Stardock Investment Fund to Aid Start Up Developers

Stardock Investment Fund to Aid Start Up Developers

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Stardock wants to use its profits from the sale of the Impulse digital storefront to help fund up-and-coming developers.

In 2011 GameStop bought the digital storefront Impulse. The purchase was a demonstration of the game vendor's desire to compete with the growing digital market, as well as a significant sale for Impulse's previous owner, the publisher and developer Stardock. Now, two years later, Stardock has announced it will be using its profits to start a new investment fund with the goal of helping start-up game and software companies get off the ground.

"When Stardock divested itself of Impulse, it presented the company with some unprecedented opportunities," said Brad Wardell, president and CEO of Stardock, in the company's 2012 customer report. "Ultimately, it was decided that we would keep Stardock itself relatively small and create an investment fund." This goal of limiting Stardock's size is not a new one. The sale of Impulse itself was, in part, to relieve the company of the managerial responsibilities that came with owning the growing storefront. With Impulse's profits on the rise at the time, it was a move that ran contrary to what other companies might have done.

According to Wardell, however, the sale of Impulse and the new investment fund are moves well-suited to Stardock. "As a business, our objective is to make a profit. However, there are many ways to make a profit and we believed the best use of our investment capital wasn't to turn Stardock into some 1,000+ person company but rather to keep Stardock small and invest in start-ups who look to create things that will in turn, play it forward."

While no specific deals were announced in the customer report, Wardell did lay out some of the company's goals for the investment fund. Key among them is a desire to remain a minority shareholder in whatever projects it backs. It's an objective that could potentially limit Stardock's profits in the case of a success, but could also mitigate losses if things don't go according to plan.

Source: GamesIndustry

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This is a pretty cool idea.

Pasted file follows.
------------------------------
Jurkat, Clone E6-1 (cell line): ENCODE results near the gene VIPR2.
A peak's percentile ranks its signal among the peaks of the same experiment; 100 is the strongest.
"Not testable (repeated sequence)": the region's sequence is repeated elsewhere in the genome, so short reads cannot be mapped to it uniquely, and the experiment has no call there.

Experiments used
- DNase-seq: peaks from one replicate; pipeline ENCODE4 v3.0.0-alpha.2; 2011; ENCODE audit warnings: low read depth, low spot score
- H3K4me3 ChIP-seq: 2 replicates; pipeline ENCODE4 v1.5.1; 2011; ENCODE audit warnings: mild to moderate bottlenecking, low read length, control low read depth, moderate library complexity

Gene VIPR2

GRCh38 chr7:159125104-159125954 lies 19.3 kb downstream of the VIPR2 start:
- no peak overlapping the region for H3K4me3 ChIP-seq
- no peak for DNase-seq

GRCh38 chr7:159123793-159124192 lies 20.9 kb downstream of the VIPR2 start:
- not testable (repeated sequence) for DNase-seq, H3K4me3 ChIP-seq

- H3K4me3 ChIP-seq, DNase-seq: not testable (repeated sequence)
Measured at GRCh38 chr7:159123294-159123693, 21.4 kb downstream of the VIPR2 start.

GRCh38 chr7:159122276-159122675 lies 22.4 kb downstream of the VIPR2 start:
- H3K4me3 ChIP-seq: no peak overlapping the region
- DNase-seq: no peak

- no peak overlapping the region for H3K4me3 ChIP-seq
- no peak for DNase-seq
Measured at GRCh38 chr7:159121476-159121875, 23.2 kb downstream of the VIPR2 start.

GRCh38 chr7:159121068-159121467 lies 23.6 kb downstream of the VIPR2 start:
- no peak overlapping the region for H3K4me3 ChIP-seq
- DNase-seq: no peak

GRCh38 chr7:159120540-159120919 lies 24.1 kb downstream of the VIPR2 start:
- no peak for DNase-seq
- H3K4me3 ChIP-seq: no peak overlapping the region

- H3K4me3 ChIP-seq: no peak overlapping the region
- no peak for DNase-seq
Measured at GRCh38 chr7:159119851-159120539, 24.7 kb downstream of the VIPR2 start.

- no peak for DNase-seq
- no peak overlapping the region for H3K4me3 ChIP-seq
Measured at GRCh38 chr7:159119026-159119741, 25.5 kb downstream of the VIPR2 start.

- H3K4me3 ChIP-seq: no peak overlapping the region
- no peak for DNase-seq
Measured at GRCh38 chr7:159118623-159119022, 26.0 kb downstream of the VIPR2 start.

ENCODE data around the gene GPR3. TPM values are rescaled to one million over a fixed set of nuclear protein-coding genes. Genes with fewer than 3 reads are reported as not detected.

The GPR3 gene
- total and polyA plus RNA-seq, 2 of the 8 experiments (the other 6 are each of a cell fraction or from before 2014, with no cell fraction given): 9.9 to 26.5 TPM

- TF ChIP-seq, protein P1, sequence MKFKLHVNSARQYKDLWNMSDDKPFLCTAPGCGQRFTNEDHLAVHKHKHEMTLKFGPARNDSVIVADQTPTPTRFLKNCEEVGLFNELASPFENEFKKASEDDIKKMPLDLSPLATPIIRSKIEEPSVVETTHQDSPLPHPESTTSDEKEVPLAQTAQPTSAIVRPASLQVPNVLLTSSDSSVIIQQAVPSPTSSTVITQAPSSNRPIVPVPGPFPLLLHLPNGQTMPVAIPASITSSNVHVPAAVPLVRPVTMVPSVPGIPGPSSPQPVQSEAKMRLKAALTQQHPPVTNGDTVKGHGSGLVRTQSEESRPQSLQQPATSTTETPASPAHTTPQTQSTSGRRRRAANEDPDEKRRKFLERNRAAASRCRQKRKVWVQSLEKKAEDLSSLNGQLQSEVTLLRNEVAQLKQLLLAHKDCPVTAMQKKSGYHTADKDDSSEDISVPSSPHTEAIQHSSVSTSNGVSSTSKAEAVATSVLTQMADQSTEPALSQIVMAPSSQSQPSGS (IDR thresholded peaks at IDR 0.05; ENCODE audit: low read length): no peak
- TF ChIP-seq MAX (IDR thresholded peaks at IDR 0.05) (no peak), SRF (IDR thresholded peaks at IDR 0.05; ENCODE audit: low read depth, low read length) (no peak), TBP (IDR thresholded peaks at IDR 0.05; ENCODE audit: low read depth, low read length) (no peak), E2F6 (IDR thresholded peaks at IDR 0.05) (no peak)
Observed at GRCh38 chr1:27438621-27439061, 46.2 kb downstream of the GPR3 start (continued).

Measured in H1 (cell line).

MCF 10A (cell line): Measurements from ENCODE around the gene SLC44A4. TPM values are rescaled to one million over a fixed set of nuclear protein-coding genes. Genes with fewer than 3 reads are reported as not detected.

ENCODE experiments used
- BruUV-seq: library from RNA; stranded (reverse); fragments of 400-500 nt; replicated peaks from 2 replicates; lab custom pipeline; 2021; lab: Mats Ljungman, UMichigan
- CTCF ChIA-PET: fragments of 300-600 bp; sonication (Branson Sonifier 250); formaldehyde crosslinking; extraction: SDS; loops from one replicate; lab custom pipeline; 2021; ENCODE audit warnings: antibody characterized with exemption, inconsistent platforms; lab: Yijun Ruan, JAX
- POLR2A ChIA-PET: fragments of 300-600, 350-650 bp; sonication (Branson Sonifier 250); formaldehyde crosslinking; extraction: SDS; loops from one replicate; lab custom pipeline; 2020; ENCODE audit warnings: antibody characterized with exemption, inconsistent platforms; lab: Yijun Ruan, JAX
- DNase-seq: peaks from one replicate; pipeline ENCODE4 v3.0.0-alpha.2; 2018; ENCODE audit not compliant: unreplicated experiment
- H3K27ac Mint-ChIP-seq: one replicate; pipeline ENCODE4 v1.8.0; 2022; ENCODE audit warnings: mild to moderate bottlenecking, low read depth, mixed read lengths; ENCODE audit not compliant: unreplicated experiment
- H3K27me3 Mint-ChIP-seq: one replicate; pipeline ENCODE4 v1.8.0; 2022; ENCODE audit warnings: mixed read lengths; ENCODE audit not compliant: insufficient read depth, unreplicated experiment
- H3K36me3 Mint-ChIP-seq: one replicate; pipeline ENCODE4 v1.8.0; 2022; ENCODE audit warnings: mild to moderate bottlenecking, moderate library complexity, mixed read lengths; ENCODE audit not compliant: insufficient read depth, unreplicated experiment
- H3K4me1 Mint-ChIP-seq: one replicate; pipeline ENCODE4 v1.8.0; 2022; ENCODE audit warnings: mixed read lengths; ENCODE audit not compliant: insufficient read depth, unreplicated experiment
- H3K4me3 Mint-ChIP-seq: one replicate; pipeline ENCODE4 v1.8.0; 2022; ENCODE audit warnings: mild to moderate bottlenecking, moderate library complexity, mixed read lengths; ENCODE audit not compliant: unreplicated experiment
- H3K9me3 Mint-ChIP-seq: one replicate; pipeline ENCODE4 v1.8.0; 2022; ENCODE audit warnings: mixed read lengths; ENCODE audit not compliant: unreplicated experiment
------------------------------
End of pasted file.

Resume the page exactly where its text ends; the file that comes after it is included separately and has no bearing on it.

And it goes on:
StewShearer:
While no specific deals were announced in the customer report, Wardell did lay out some of the company's goals for the investment fund. Key among them is a desire to remain a minority shareholder in whatever projects it backs. It's an objective that could potentially limit Stardock's profits in the case of a success, but could also mitigate losses if things don't go according to plan.

It also limits their interference in these projects, ensuring developers can do their work independently and set their own goals and requirements. As long as Stardock STAYs invested in them, this can only be a good thing.

Stardock: we do what you wish every publisher does. Now if only we made something other than strategy games...

Stardock...were they the ones with the really horrible DRM scheme that literally broke computers back in the late 90's?

*research*

Nope, that was Starforce. Close call there. I'm all for it. More developers need a chance to get their stuff out there. Video game development is a hard field to get into, so anything making it easier gets my approval.

Oh Stardock, why you so cool?

Still my favorite publisher by far, based solely on their values and attitude. In case anyone is wondering, these are the same people who published the Gamers Bill of Rights, and who doesn't put DRM on their internally developed games.

The Gentleman:
Stardock: we do what you wish every publisher does. Now if only we made something other than strategy games...

Well at least they do a good friggin job on their games, which is more than can be said about far too many (especially the shovelware... oh god shovelware)

Hmm, I'm curious as to how this works. I may want some investment money <_< >_>.

I wish Stardock and the new devs the best of luck, intelligence, the will and strength of integrity to keep it honest, cool and transparent.

 

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